[See a previous post, Glycine is an amino acid with neurotransmitter roles, for more details.]

It’s past 1:00am now, I’ll try to go to sleep and have some cheerful dreams — about an Amendment to the Constitution overturning Citizens United — or some other cheerful topic.

/Disclaimer: This information is provided for educational purposes within the guidelines of fair use. While I am a Registered Dietitian this information is not intended to provide individual health guidance. Please see a health professional for individual health care purposes./

Mitochondria, P53, cancer and magnesium deficiency

Addition, 7/21/16, there is more information about mitochondria and chronic illness at this link: https://www.sott.net/article/321987-Thanks-Big-Pharma-for-the-Mitochondrial-collateral-damage, the site also has a few other articles on the topic which I haven’t read yet and the topic of magnesium doesn’t come up until you reach the comment that I added. I will have to read more about this topic. Medications that cause an imbalance in calcium and magnesium could be causing stress to the mitochondria and lead to their death and to chronic illness.

  • This article is short introducing a long video. A quote from the short text does mention nutrient deficiencies can be involved, “Nutrient deficiencies are a contributing factor to mitochondrial dysfunction. ” https://www.sott.net/article/308212-Mitochondrial-dysfunction-GMOs-Glyphosate Glyphosate  Inhibition of vitamin D metabolism could lead to magnesium and  calcium imbalance which could be stressing mitochhondria and lead to chronic illness.
  • An abstract with a link to the full text: https://www.sott.net/article/264786-Oxidative-stress-mitochondrial-damage-and-neurodegenerative-diseases
  • https://www.sott.net/article/294075-Fibromyalgia-as-a-mitochondrial-disorder
  • I haven’t watched the video or read all of the articles yet but fibromyalgia is what I had symptoms of that were bad enough to lead to my giving up wheat and gluten products initially. It simply hurt too much when I ate them. And I got better without gluten. Maybe it was the gluten or maybe my genetics with errors in the vitamin D metabolism. I will have to get back to this topic but I share the information now because pain hurts and if even one person is helped then I would be glad. *And I was a professional gourmet baker, I know how to make from scratch croissant, and French baguettes and loaf breads of many types as well as cookies and quick breads. I love wheat products but they didn’t love my body.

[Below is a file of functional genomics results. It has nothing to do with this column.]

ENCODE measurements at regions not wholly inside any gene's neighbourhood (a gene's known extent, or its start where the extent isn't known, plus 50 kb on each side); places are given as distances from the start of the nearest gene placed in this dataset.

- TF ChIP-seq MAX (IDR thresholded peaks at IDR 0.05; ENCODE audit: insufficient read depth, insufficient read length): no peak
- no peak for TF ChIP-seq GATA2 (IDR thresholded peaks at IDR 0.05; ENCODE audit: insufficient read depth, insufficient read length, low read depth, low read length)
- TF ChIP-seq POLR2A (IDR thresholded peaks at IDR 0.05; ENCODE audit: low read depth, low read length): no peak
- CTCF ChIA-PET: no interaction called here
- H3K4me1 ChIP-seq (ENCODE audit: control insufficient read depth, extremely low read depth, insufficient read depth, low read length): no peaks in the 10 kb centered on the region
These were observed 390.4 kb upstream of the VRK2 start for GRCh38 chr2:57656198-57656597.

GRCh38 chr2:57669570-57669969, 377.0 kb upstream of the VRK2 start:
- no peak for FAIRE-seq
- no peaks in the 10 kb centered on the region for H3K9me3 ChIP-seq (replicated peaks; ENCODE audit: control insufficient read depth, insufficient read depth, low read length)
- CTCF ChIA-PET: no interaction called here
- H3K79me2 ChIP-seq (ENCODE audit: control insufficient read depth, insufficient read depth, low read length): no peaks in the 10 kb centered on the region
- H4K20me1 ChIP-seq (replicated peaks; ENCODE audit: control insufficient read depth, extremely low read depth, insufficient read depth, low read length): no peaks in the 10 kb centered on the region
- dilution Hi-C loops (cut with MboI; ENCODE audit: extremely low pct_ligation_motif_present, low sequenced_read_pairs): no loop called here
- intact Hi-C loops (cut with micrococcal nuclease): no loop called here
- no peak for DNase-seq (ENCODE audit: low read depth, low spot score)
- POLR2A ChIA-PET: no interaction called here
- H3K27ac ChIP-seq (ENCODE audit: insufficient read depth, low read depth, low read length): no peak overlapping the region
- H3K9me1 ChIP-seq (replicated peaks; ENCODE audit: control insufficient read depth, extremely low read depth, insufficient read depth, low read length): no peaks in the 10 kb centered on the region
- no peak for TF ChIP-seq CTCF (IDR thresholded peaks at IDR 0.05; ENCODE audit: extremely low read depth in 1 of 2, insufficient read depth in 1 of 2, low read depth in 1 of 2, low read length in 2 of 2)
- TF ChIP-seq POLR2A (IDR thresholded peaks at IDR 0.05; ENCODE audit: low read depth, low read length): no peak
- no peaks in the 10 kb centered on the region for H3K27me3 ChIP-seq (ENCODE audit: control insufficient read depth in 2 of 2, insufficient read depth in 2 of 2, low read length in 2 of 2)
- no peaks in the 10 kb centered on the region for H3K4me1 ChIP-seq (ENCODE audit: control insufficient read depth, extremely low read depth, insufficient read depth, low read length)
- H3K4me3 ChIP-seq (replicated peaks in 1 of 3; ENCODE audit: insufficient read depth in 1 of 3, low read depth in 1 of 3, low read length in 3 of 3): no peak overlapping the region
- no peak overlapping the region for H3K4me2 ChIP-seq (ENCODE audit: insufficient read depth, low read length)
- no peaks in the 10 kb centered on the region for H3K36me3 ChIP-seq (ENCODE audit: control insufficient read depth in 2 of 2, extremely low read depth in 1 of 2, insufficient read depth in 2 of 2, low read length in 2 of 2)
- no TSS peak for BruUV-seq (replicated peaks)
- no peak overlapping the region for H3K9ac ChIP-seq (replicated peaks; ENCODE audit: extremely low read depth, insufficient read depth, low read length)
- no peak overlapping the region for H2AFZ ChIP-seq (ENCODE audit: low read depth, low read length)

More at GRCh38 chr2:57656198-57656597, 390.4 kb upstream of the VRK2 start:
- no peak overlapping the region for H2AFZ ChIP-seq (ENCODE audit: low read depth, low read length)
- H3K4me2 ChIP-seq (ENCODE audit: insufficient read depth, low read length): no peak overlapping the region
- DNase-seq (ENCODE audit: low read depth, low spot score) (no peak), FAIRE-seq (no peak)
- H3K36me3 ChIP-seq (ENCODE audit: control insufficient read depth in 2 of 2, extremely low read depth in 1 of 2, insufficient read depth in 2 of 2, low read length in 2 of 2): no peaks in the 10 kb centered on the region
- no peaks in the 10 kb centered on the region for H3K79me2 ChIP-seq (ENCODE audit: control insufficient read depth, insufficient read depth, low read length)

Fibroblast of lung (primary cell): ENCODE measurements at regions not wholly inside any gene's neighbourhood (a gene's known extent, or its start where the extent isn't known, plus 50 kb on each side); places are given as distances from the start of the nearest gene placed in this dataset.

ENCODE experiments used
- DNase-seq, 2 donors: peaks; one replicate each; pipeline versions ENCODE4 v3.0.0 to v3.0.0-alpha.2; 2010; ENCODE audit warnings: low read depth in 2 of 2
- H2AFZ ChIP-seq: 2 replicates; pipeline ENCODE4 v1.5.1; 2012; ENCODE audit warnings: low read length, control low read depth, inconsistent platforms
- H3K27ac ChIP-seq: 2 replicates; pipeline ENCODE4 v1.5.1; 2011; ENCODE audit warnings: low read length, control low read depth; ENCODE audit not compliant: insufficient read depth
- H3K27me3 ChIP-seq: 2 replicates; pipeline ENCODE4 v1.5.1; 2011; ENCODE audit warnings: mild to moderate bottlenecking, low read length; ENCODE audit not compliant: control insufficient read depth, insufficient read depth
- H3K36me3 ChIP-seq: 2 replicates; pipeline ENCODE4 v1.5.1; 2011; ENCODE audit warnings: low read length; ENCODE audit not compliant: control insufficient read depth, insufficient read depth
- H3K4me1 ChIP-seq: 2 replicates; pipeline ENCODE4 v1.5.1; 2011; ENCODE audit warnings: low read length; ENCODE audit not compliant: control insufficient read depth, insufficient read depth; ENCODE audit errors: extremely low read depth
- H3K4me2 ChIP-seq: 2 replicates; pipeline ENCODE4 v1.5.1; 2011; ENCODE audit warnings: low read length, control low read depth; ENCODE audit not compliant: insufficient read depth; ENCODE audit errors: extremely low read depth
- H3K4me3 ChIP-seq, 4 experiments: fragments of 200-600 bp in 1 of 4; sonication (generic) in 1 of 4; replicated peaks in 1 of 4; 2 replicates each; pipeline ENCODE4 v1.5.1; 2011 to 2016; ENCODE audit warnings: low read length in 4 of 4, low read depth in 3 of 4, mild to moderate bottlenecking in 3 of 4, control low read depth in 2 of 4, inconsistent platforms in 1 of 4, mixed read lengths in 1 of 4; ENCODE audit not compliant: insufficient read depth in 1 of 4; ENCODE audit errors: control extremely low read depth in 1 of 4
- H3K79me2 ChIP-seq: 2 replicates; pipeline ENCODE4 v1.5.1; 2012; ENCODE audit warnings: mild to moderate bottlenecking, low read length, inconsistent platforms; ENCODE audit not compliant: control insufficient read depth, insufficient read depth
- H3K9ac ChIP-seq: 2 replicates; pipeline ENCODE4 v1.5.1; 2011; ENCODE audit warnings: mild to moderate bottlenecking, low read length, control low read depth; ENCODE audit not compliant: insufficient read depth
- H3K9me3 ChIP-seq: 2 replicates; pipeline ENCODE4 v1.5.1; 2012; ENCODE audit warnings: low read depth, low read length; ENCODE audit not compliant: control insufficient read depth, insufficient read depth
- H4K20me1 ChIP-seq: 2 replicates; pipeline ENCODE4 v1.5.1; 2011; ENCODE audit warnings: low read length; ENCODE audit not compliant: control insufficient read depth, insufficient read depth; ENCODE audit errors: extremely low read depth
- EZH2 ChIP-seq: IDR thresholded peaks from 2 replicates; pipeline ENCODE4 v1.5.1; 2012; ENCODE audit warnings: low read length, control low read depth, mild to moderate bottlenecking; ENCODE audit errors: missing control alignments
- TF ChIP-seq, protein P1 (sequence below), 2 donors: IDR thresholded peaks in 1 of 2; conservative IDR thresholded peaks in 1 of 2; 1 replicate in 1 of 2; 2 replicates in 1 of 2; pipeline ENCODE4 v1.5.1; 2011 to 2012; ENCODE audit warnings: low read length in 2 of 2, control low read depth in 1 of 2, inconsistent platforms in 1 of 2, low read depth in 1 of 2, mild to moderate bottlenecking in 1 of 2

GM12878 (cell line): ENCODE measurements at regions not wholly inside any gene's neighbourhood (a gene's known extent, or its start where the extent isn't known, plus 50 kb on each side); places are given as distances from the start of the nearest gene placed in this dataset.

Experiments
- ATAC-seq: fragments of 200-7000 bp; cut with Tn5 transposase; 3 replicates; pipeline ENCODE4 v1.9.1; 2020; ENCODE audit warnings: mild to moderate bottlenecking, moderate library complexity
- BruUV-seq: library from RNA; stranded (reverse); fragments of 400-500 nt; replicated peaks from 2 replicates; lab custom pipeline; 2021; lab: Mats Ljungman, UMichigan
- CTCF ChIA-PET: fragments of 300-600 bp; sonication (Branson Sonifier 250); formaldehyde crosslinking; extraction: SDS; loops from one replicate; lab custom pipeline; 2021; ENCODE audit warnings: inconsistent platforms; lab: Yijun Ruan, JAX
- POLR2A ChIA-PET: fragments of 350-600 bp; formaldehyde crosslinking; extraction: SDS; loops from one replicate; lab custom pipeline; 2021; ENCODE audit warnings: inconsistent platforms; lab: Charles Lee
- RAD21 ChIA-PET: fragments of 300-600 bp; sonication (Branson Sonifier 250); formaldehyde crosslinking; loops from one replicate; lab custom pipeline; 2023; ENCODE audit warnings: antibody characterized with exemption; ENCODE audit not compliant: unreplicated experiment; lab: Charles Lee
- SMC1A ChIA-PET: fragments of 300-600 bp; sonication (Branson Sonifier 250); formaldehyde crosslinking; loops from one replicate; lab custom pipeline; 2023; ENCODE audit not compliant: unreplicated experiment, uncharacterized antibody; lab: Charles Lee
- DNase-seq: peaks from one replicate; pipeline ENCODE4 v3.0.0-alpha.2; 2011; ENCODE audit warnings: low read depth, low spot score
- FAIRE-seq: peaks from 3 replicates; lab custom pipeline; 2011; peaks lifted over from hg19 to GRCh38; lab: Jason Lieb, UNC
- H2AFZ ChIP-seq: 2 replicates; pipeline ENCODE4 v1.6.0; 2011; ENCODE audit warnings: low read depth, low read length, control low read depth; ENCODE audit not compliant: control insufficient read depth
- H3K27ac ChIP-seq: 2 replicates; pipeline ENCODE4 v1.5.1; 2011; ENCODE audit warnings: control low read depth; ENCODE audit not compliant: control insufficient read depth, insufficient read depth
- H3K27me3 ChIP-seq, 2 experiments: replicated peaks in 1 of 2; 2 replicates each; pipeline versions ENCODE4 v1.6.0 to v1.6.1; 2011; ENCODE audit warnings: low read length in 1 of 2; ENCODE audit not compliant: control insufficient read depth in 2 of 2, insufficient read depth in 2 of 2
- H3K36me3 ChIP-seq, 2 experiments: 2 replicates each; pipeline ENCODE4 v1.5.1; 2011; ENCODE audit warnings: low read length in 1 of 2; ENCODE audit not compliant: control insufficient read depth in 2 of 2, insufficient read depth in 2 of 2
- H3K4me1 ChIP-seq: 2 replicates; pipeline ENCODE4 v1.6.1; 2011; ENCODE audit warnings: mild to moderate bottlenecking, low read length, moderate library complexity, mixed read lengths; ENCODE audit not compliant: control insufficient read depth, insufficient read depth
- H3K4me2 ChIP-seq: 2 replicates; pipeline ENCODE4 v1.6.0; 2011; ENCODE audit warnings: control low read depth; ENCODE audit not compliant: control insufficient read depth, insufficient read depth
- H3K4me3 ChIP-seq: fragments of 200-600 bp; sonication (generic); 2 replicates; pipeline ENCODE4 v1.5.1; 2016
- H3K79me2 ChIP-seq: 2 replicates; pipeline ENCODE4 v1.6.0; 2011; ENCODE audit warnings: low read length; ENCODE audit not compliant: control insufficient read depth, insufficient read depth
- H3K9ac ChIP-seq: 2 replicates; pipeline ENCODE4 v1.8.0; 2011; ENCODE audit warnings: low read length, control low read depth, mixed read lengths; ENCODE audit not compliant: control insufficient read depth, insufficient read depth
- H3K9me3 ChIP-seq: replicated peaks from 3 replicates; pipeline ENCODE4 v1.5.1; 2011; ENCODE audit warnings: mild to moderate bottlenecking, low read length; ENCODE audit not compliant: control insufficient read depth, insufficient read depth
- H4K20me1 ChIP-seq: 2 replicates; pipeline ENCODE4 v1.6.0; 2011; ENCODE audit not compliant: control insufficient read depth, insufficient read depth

A comment of mine that is awaiting moderation posted on another site:

Mitochondria need lots of magnesium (and magnesium is also necessary for white blood cells to be able to perform apoptosis.) “Additionally, exposure to low Mg upregulated plasminogen activator inhibitor-1 (PAI-1) [24]. PAI-1 is considered not merely a marker of senescence, since it is both necessary and sufficient for the induction of replicative senescence downstream of p53 [27].” by D. Killilea and J. Maier, “A connection between magnesium deficiency and aging: new insights from cellular studies” Magnes Res. 2008 Jun; 21(2): 77–82. http://www.ncbi.nlm.nih.gov/pmc/articles/PMC2790427/ Please U. of Penn. researchers, look into preventing cancer by providing mitochondria with a healthy diet instead of by providing them with some sort of pharmaceutical designed to manipulate P53 — just prevent P53 from being induced by providing adequate magnesium to the cells. Thanks.

The comment is in response to this article which is about recent animal based research that suggests that a cell’s mitochondria when under stress may produce a chemical (P53) that may lead to cancer: http://scienmag.com/penn-team-finds-mitochondrial-stress-induces-cancer-related-metabolic-shifts/#comment-7188

Now I know mitochondria need a lot of magnesium so one search led to the link in the comment and ~391,000 other links, https://www.google.com/webhp?sourceid=chrome-instant&ion=1&espv=2&ie=UTF-8#q=mitochondrial+stress+P53+calcium+magnesium, including this one:

by Giorgi C., et. al., “p53 at the endoplasmic reticulum regulates apoptosis in a Ca2+-dependent manner” PNAS, Feb. 10, 2015, vol. 112, no. 6, pp 1779–1784. http://www.pnas.org/content/112/6/1779.full.pdf